CAMBRIDGE, N.S. - A fight against film giant Disney Studios started by P.E.I.’s Brackley Drive-In has been gaining support.
Brackley Drive-In owner Bob Boyle took to Facebook this week to tell customers why neither “Incredibles 2” or “Ant-Man and the Wasp” would be on screens over the long weekend.
"We tried to our very best to get what we thought was a great program. At this time, Disney will not play a new film on a single-screen drive-in for less than three weeks for most films. We do not think this is fair to us or our customers," wrote Boyle on the drive-in's Facebook page.
"You, as the customer, have the right to demand when and where you can watch a film. Only you can change this troubling trend. The studio will not listen to us, but they should listen to you."
Boyle's words set off a Twitter and Facebook firestorm, with Disney and the properties it owns receiving numerous messages from fans asking for policy changes.
Saltwire reached out to Disney's corporate offices and had not yet received a response by press time.
"Disney is doing this in small towns and on single-screens and drive-ins all over the place, and it threatens the viability of the industry," says Boyle.
He says the Vogue Theatre in Sackville, N.B., Brackley, the Valley Drive-In and the Neptune Drive-In in Shediac, N.B. are all having issues.
Kirk Longmire, a member of the Coldbrook Lions, which own the Annapolis Valley staple, says the rules Disney has about how many weeks its films must be played constrain the one-plex and drive-in theatre industry.
"We have to play a Disney movie for three weeks in a row, or we can't show it at all," said Longmire.
"The rules here aren't new. We'd be stuck with the same movie and dwindling profits three weeks running, but now that Disney owns Marvel and Star Wars, things are at critical mass."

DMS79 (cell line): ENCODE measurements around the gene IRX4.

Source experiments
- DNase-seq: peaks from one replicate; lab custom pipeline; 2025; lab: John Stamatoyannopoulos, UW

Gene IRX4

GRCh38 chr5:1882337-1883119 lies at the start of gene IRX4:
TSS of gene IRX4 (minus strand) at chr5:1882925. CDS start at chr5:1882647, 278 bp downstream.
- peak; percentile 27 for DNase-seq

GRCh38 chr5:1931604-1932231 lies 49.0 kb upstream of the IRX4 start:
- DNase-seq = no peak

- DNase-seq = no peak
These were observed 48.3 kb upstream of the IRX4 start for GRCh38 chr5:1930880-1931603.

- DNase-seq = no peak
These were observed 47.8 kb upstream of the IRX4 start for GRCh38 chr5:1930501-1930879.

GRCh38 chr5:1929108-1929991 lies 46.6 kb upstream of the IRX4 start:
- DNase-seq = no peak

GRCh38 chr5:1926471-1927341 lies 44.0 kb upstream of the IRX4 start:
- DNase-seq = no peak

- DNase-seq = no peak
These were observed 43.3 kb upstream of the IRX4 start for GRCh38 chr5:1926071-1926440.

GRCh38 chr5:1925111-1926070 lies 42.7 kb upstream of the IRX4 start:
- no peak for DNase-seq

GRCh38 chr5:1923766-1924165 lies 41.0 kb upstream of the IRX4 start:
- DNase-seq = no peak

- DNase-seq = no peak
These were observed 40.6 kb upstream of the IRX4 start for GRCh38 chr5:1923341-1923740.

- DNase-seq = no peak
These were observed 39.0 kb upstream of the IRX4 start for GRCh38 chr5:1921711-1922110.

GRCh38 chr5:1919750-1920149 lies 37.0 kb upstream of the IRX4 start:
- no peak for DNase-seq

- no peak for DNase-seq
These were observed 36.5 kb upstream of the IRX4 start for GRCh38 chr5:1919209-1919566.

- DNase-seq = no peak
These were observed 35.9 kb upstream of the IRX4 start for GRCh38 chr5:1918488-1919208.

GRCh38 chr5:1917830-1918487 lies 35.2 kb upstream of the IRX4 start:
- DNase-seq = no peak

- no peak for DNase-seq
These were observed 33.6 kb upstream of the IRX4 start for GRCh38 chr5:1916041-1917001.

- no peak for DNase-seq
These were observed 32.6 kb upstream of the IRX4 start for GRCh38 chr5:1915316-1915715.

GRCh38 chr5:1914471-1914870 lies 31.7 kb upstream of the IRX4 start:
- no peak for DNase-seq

This weekend, Longmire says the Valley Drive-In is playing “Solo: A Star Wars Story” for the first time, although it's been in theatres since May 10.
The other film on the double-bill? A third helping of “Avengers: Infinity War,” which blasted the box-office summer season into gear back in April.
"We don't have to play them for three weeks if we wait a month or six weeks to show them, but by then, they're so old that we won't make as much money," said Longmire.
"We're expecting less than half of what we'd make in an average weekend for July 6, 7, and 8."
"Disney, as an umbrella corporation, dictates this 'three-week' rule, but in a small town with a small population, it doesn't work," said Boyle.
"Small towns are denied access. It's like we aren't worthy of their time or content unless we meet these terms. Some of us in small towns, under current standards, can't get Disney movies until six to eight weeks after release."
The breaking point for Boyle came with a new rule prohibiting the drive-in from playing a Disney movie in conjunction with any film the drive-in hadn't yet played, which spoiled plans for an all-Disney double-bill of the Ant-Man and Incredibles sequels.
"We could have had Ant-Man opening weekend and finally gotten the Incredibles a month after release, but because we had passed on Incredibles earlier to avoid the three-week rule, the two movies were disallowed together," he said.
"No other studio does this to us. It was the straw that broke the camel's back. If Disney cared about exhibitors and customers, they'd come to play."
And it could become worse. As it stands, Disney is also currently in a bidding war with giant Comcast to obtain the rights to FOX, including its film comment.
Some FOX properties include X-Men, Deadpool, Planet of the Apes, Alien, Predator and more. If Disney is successful, it would then own all FOX film properties, as well as Marvel and the Star Wars rights.
Longmire admires the Brackley owner's tenacity, though he isn't sure he would have done it himself.
"We do this on a break-even basis, and not for profit. I didn't want to raise the red flag, but seeing what the future holds, we need rationalization brought to this process," he said.
"We have absolutely no issue supporting and promoting this cause."
He says the amount of people supporting the cause has been overwhelming, even if they don't understand the overall arc of what's happening.
"We've been dealing with this the better part of four years, and people are surprised at how long we've been finding workarounds. They're supportive but in awe of Disney's policies that make no sense," he said.
"For some reason, they just don't want to utilize our screens. I'm not sure why we can't just find some middle-of-the-road compromise."